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Tesla's approval rating sinks into negative territory, survey finds

By Sean Tucker

There appears to be a political connection

Tesla's approval rating has fallen fast, according to one survey. Yes, automakers have approval ratings like politicians.

At least, U.K.-based research firm YouGov treats them as if they do. YouGov conducts daily surveys testing consumer perceptions of thousands of prominent brands. Tesla (TSLA) has been included in the list since 2016, with more consumers having a positive view of the electric automaker than a negative view.

That has changed. YouGov reports that, on Nov. 7, Tesla slipped into the red.

It happened fast

The electric automaker started 2022 with a net-positive score of 5.9%, then peaked in May at 6.7%. In early November, it fell to -1.4%.

YouGov found a political divide in the numbers. The Wall Street Journal explains, "self-described liberals now view Tesla more negatively than conservatives, though conservatives also have a negative view of the brand on average."

What changed to influence opinions so radically? Tesla CEO Elon Musk famously bought the social network Twitter at the end of October and has been a prominent figure in the news for reshaping its operations.

See: Here's what those bedrooms at Twitter headquarters in San Francisco look like, according to a report

The company has also come under criminal investigation over a series of accidents that may have involved its driver assistance software, according to Reuters.

A second survey backs the trend

Morning Consult, a U.S.-based polling firm, also finds that negative perceptions of Tesla are increasing. The company surveys about 200 Americans daily to test their attitudes about several prominent brands. At the start of 2022, it said, 43% of Americans viewed Tesla positively, while 15% had a negative opinion of the company. As of Nov. 27, 38% saw the company positively, while 22% viewed it negatively.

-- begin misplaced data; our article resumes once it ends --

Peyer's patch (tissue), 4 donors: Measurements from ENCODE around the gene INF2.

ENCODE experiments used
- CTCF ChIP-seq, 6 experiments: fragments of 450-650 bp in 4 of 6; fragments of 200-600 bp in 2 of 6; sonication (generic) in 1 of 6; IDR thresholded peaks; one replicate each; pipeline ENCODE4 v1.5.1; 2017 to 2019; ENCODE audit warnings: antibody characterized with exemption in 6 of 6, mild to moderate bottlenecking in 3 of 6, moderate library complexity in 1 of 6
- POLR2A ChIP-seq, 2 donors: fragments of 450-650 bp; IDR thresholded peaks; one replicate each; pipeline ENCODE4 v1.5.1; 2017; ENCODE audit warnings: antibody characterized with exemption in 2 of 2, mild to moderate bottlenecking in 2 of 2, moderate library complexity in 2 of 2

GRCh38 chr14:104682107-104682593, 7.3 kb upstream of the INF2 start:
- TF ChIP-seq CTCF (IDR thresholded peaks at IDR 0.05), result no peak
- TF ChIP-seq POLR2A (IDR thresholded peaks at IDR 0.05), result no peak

See: Tesla has a demand problem, or so a Tesla bear says

Morning Consult's numbers also reinforce the political divide. Among self-described Democrats, 24.8% saw Tesla positively in October. Just 10.4% said the same at the end of November. Self-described Republicans saw their opinion of the company rise, from a favorable 20% to 26.5%, over the same period.

"It seems like Tesla is on its way to becoming a partisan brand," Morning Consult's Jordan Marlatt told the Wall Street Journal.

Tesla has grown to become America's best-selling luxury automaker But, as other automakers have begun introducing electric cars, its market dominance has begun to erode

Kelley Blue Book's quarterly Brand Watch Report is a consumer perception survey that also weaves in shopping behavior to determine how a brand or model stacks up with its segment competitors on a dozen factors key to a consumer's buying decision.

More: Elon Musk's Twitter 'involvement' was bad for Tesla, Morgan Stanley survey says

A year ago, the report found that 75% of electric car shoppers considered a Tesla. Last quarter, the number fell to 64%.

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